What this neighborhood needs is a good old-timey Chinese restaurant. I mean one where the whole atmosphere smells like hot grease, where the staff warbles in a Chinese dialect. Our lack of a Chinese restaurant reflects my general feeling of unease about the way the campus is developing. We’re becoming too gentrified, too homogenized. A university district needs a lot of smallish, snug spaces. We need spots where people gather in little groups, absorb calories or liquid refreshment, and jawbone about anarchy or anthrophobia. We need places that seem semi-bohemian, a little steamy, maybe even a little sweaty.
When I first moved onto the campus, things seemed homier, more intimate. We had a nice little video store in the Park Blocks. We had another, the Soho, up on 10th and Jefferson, across from Safeway. Just beyond 11th, on Jefferson a block from Soho, there was a little Japanese video store. I remember going in there and having a pretty lady ask me if I wanted regular or X-rated. Somehow, that seemed congenial. All those little nooks are gone now. In their places, we have a gleaming new Blockbuster up on 12th and Clay. So we have more videos to choose from. I preferred the intimacy of the little shops.
The Park Blocks video shop gave way, temporarily, to a Middle East store. Men lounged at sidewalk tables, chatting and smoking hookahs. I’ve always been fascinated by hookahs since reading Alice’s adventures where she encountered a hookah-smoking caterpillar. This nostalgia became reinforced for me by the hookah-smoking character Grace Slick of the Jefferson Airplane sang about. In her tune “White Rabbit” you became 10 feet tall. I tried smoking through a hookah. I didn’t become 10 feet tall, and it didn’t calm that burn in my lungs, but I counted it an experience.
So what’s in the Park Blocks area now? Common denominator stuff. There’s the inevitable Starbucks, where you can count on sameness. There’s Il Pizziolo, your standard pizza joint and Quizno’s, your usual sub sandwich spot. When I see this creeping homogenization, I understand why many old-line tenants along Northeast Alberta Street feel a sense of despair as gentrification creeps in.
While I’m wishing for a good old Chinese restaurant, I could also wish for a Mexican restaurant. If I want to hear Spanish spoken in the kitchen, I go to McDonald’s, of all places.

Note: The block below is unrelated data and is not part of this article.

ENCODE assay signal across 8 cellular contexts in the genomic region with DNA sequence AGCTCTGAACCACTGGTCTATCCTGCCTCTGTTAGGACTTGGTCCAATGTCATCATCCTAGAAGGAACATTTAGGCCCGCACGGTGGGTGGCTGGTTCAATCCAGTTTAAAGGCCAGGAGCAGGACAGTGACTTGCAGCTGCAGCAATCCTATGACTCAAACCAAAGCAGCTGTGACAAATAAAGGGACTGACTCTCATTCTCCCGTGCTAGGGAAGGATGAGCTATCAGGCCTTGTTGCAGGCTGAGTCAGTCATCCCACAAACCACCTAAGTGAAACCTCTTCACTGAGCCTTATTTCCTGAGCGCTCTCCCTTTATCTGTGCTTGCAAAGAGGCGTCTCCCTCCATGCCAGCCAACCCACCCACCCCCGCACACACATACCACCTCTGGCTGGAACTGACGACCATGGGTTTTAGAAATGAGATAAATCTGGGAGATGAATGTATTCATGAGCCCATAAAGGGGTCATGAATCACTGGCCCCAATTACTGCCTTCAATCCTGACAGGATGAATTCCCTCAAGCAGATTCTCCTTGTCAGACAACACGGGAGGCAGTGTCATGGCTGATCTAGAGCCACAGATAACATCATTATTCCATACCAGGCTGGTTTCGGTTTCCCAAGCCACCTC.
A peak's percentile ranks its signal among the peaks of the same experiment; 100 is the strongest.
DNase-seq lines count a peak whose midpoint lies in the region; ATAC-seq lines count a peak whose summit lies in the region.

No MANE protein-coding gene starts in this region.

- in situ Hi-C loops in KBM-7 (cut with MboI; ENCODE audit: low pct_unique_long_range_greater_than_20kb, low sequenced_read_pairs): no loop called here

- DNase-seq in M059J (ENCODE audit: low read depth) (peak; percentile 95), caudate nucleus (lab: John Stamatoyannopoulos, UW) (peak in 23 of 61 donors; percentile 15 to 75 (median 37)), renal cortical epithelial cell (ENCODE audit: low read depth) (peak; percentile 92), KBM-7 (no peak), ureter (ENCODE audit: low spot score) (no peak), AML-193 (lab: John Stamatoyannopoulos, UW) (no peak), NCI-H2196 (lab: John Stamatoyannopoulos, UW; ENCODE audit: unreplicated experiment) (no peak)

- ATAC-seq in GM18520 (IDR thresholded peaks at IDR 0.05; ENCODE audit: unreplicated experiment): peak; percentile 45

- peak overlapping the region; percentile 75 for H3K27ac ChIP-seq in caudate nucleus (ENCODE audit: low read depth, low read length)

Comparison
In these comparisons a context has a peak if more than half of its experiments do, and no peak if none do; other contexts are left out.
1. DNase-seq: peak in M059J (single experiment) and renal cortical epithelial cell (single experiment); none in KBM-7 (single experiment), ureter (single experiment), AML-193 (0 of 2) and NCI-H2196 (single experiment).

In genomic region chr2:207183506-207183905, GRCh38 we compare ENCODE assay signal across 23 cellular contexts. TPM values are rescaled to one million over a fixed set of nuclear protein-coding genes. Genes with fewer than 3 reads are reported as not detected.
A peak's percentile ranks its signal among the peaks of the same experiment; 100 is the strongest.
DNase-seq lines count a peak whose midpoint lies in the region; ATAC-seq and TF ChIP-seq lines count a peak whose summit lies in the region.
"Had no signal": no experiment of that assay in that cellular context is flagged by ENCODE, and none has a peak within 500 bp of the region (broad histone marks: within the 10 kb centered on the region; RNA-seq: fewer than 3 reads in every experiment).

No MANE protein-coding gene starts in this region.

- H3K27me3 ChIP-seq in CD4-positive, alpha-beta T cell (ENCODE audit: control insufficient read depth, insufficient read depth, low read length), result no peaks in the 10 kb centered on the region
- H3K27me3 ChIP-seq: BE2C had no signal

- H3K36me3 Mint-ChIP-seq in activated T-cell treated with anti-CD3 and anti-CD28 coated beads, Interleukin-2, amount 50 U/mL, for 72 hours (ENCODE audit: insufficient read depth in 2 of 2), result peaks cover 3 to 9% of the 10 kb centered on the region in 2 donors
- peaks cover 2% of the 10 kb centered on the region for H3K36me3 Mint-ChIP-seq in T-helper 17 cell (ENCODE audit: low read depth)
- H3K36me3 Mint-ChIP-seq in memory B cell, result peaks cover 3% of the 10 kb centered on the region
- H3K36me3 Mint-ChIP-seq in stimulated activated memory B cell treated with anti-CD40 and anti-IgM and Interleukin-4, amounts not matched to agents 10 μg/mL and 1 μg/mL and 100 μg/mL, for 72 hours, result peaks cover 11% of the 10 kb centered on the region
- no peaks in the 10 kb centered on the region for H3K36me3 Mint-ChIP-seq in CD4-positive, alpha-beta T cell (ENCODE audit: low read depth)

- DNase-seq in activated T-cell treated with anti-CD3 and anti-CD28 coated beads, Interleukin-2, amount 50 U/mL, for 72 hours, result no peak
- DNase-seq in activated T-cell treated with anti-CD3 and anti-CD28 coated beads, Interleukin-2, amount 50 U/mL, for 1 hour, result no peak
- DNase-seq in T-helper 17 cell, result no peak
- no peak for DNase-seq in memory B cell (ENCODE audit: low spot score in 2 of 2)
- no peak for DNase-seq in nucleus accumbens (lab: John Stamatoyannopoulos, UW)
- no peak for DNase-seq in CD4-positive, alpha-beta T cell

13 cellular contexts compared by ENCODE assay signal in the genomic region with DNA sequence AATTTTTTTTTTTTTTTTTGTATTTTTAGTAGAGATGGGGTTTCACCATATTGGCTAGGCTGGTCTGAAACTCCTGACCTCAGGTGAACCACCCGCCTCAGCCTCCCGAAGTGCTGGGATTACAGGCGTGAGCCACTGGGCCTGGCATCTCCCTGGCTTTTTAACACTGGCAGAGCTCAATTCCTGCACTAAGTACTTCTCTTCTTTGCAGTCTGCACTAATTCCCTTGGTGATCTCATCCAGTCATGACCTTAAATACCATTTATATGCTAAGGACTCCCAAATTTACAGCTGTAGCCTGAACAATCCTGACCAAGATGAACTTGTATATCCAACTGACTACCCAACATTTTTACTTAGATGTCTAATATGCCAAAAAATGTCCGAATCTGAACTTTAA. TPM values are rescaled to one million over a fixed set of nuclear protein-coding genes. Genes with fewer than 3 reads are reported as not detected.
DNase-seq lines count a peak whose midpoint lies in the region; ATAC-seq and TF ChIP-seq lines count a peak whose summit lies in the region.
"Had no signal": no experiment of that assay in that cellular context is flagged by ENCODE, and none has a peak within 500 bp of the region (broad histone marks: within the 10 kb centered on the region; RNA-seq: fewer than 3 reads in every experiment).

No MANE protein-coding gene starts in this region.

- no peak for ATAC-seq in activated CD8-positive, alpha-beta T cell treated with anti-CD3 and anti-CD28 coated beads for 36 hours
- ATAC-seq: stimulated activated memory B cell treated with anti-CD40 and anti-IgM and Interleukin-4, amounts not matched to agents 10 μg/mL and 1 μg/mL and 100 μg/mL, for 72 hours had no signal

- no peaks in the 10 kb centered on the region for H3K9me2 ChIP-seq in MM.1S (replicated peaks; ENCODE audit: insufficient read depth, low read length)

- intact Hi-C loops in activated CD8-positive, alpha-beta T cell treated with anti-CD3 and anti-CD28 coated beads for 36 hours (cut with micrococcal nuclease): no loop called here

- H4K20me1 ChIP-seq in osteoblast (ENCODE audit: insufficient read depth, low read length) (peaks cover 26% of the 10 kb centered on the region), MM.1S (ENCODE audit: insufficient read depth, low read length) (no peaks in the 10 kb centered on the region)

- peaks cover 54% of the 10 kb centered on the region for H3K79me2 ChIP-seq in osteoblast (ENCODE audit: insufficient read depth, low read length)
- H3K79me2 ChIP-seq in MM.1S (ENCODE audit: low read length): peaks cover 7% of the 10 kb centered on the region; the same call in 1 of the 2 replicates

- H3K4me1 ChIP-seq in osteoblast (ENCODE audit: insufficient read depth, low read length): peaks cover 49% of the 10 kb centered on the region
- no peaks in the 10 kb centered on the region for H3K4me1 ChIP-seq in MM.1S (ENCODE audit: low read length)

I haven’t yet tried the new Baan Thai, but I have slurped a few bowls of excellent soup at Thanh Long. Still, I kind of long for its predecessor at that location, Viking Burger. The place had a mix of Asian and American food. The spot reflected just enough of a kinky approach to fit my yearning for anti-homogenization. The late Pokey Allen, PSU’s much-loved football coach, chowed down regularly at Viking Burger. When Viking Burger moved out, another memory died.
We do have some small gathering spaces on campus. One is Broadway Coffee, but it seems to be undergoing another of its endless renovations. Another is Annie’s in the basement of the Campus Ministry. There are other world cuisines located in small spaces. The Sahara Deli at Southwest Fourth Ave. and Lincoln Street qualifies. The new student-generated project, Food for Thought, may add to this mix.
I have mentioned my admiration for Hot Lips Pizza. I like its pizza and also the offbeat atmosphere. But, if there’s one category where we’re overdeveloped, it’s pizza. Unfortunately, we have a shortage of real coffee houses, where people can sit and chat and watch the passing parade. The closest thing on campus, the Meetro, occupies a corner of the King Albert ground floor. The Meetro offers varied and interesting spaces and a cool atmosphere but has the drawback of running on shorter hours Friday through Sunday. A properly non-gentrified coffee house needs to let people argue and read poetry and have poetry slams and raise a minor uproar if they feel the need. A real coffee house can get you drunk on the atmosphere and the caffeine, with no need of alcohol or ganja.
The major problem is we now exist in a high rent district. Burt Ewart, architect with the facilities department, has told me this whole area once housed numerous small businesses. Then came megabuild and soaring property values, and idling customers became a curse.
One place where crowded confusion still reigns comfortably can be the convenience store. We have a prototypical one in the Ione Plaza, another on Broadway and one up near Safeway. But commodification threatens even this category.
The campus boasts one traditional eat and drink spot, the Ione Plaza Cafe and back room bar. A comfortable non-trendy familiarity prevails in the standardized restaurant menu. The back bar resounds with a good-humored, sometimes raucous, cheeriness. The crescendo builds high on Thursday nights when students descend for dollar drink night. Even if it’s not always couth, it’s not gentrified either. It’s the kind of atmosphere our university can use more of: tight spaces, loose feelings.